Rustic Braided Calzone

What to feed a group of seventeen year olds that are going to be gaming all night? Something that will yield enough for midnight fridge raiding! Pizza is always good.

For me, weekend cooking should be simple, fun food that can be quickly assembled or involve some together kitchen time.

A calzone is an Italian oven-baked folded pizza that originated in Naples, and stuffed with everything that you would put on top of a pizza. An alternative to folding the dough over, is to plait it around the filling.

Roll out a portion of dough for each person, have all the toppings ready,  get the kids into the kitchen to load the fillings that they want, and close them up – rustically imperfect! You can make them any size you want. This dough will be enough for 6 large calzone.

This is Jamie Oliver’s fantastic pizza dough recipe. You can ask your bakery for ready dough.

We rolled these out large. The boys managed to eat half (which just fitted into a plate) at dinner-time and the next morning there was a lonely little crust on a plate in the fridge. Mission accomplished!

Rustic Braided Calzone

  • Servings: 6-8
  • Difficulty: some effort
  • Print


For the pizza dough:

800g bread flour

200g semolina flour

1 teaspoon salt

2 x 7g sachets of dried yeast

600ml warm water

1 tablespoon castor sugar

4 tablespoons good olive oil


For the tomato base:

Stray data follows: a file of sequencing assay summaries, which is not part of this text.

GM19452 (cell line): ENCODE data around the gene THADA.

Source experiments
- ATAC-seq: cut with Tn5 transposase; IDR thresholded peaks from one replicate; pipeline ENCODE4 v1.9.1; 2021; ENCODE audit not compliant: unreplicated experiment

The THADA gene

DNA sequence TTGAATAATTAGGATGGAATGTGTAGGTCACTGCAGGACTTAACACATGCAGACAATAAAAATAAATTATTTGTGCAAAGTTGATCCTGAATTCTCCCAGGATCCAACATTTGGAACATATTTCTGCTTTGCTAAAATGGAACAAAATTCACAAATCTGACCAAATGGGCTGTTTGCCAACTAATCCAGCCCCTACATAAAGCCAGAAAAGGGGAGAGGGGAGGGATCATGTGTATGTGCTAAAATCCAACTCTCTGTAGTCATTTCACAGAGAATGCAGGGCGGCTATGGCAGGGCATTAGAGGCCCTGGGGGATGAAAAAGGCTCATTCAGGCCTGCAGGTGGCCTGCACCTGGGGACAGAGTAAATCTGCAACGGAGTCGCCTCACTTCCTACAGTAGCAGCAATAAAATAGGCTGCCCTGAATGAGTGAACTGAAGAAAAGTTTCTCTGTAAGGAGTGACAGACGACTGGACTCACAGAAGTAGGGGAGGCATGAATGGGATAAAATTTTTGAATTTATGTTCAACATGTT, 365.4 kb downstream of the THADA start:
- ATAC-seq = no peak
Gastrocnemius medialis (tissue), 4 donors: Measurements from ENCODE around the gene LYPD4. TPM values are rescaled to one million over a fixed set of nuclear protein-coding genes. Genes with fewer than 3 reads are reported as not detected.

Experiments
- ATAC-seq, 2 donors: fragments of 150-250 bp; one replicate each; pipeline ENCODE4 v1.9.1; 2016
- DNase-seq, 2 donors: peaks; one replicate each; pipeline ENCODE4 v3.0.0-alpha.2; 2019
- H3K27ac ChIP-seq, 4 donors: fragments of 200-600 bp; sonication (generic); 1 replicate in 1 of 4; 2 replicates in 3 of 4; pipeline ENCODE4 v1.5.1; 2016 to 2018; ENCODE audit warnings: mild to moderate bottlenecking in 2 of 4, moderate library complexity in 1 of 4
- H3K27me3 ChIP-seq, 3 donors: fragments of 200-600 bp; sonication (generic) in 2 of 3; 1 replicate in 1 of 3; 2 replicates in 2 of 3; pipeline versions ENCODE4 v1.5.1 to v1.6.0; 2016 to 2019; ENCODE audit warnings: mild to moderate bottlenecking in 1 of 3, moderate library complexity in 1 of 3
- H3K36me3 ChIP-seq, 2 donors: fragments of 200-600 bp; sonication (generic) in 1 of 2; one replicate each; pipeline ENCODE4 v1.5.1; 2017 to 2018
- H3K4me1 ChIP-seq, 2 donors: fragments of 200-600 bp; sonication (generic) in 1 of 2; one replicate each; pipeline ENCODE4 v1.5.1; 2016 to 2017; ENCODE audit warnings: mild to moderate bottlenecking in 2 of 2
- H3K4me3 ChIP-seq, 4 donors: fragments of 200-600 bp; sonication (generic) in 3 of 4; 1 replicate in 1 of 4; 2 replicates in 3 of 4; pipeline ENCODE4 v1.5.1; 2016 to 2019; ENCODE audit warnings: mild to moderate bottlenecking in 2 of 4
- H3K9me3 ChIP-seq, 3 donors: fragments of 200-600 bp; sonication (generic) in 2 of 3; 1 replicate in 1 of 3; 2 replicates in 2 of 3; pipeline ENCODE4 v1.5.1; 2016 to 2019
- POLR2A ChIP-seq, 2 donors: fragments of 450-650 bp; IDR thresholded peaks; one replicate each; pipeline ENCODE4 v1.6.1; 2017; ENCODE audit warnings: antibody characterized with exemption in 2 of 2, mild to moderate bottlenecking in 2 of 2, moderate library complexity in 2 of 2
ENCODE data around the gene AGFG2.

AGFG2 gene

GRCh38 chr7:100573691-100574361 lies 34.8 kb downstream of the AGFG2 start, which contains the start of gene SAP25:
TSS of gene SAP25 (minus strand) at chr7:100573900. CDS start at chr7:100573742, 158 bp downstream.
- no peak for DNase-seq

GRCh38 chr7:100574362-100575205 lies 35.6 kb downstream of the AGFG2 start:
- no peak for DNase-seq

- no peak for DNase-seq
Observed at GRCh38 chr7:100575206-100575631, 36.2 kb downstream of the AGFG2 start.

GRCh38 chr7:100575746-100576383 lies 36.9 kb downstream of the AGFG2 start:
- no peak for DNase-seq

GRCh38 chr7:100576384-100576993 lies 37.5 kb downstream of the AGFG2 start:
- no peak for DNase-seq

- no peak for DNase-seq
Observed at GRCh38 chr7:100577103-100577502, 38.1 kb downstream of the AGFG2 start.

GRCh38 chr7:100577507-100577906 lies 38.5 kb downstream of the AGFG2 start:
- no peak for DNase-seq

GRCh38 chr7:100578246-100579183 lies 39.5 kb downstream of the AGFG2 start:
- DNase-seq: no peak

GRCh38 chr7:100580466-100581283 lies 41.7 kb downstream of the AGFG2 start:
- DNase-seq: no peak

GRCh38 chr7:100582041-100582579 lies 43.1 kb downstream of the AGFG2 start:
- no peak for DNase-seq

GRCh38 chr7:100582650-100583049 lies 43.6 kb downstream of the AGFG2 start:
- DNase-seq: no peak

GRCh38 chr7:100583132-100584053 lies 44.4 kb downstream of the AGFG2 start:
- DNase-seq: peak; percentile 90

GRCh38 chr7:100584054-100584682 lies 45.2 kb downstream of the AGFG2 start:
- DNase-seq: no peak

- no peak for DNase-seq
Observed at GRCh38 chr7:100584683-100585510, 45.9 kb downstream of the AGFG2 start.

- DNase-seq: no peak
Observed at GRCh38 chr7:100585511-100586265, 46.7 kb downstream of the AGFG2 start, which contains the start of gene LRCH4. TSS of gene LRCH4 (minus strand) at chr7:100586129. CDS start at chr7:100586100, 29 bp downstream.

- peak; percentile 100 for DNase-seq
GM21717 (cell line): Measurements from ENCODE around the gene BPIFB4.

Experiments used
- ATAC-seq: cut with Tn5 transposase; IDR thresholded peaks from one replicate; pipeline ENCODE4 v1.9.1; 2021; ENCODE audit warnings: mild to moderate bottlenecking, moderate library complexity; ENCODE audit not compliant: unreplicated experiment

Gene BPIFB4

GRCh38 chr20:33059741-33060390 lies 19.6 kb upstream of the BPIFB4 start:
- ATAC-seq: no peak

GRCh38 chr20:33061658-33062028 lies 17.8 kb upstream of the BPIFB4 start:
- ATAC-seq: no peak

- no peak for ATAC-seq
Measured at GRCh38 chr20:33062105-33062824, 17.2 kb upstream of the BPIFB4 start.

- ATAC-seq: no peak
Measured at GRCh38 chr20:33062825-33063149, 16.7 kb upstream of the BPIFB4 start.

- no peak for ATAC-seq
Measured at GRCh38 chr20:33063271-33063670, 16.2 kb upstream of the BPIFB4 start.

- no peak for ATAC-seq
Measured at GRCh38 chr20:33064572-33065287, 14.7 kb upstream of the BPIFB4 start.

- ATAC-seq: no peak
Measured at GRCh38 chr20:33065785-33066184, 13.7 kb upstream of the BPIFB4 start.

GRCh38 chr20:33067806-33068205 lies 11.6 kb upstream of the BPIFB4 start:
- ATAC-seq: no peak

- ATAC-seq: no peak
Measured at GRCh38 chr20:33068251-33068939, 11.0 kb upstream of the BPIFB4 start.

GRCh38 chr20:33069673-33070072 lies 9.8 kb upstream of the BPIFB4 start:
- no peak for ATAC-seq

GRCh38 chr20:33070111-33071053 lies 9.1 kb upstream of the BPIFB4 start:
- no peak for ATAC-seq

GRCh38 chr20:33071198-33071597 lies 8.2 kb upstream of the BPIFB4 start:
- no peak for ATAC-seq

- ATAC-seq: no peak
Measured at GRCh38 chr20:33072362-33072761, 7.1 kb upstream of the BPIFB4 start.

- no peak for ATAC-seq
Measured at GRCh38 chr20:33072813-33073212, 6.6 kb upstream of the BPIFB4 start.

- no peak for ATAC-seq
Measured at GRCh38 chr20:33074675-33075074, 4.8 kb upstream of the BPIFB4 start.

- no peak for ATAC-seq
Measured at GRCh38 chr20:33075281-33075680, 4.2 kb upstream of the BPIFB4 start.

2 tins Italian chopped tomatoes,

½ small onion finely chopped

Pinch of crushed chilli

Ground pepper



½ tsp crushed garlic

½ glass White wine

A tot of good balsamic vinegar


For the filling:

Grated mozarella

Assorted fillings: cooked bacon, salami, sliced mushrooms, chili, feta, etc

Olive oil, salt, pepper, origanum


For the dough:

It’s super easy to do the dough in a processor with a dough hook, although you can knead it by hand.

Mix the yeast, sugar and olive oil with the warm water and leave to stand for a few minutes.

Sift the four and salt into the processor bowl and make a well in the middle.

Add the yeast mixture (which should be a little frothy) into the well.

If you are using a mixer, start on a very slow speed until the wet and dry ingredients are incorporated, then knead on a medium speed until the dough is springy and smooth.

If you are mixing by hand, work on a clean surface and pour the wet ingredients onto the dry ingredient well. Using a fork, slowly incorporate the flour from the sides and then work well with your hands for about 10 minutes.
Place the dough into a large oiled bowl and cover with cling film and then a clean tea towel. I add a tablecloth over for good measure. Leave in a warm place to rise – about an hour. Once risen, punch down and then re-cover. The dough is ready to use.
For the Tomato Sauce:

Fry onion in a little olive oil, take your time with this, it must be soft, and not browning. Add garlic.

Add white wine, cook off.

Add the rest of the ingredients and cook over low, low heat for least 30 mins stirring frequently.

The tomato needs to be quite dry.


To assemble:

Divide the dough into 6 portions or more, depending on the size calzone you want.

On a floured surface, roll out into a large rectangle.

Smear some tomato sauce down the centre of the dough.

Top with grated mozzarella cheese and the fillings you want.

Sprinkle origanum, drizzle of olive oil, salt and pepper.

Slit the sides of the dough approximately 2-3cm in width and then fold over each side alternatively to ‘plait’ over the filling.

Lift carefully onto a greased oven tray.

Bake at 220 deg C for 20 minutes till golden and crisp.

Stand for a few minutes and serve. You can slice them up to serve a crowd.




Posted in Eat

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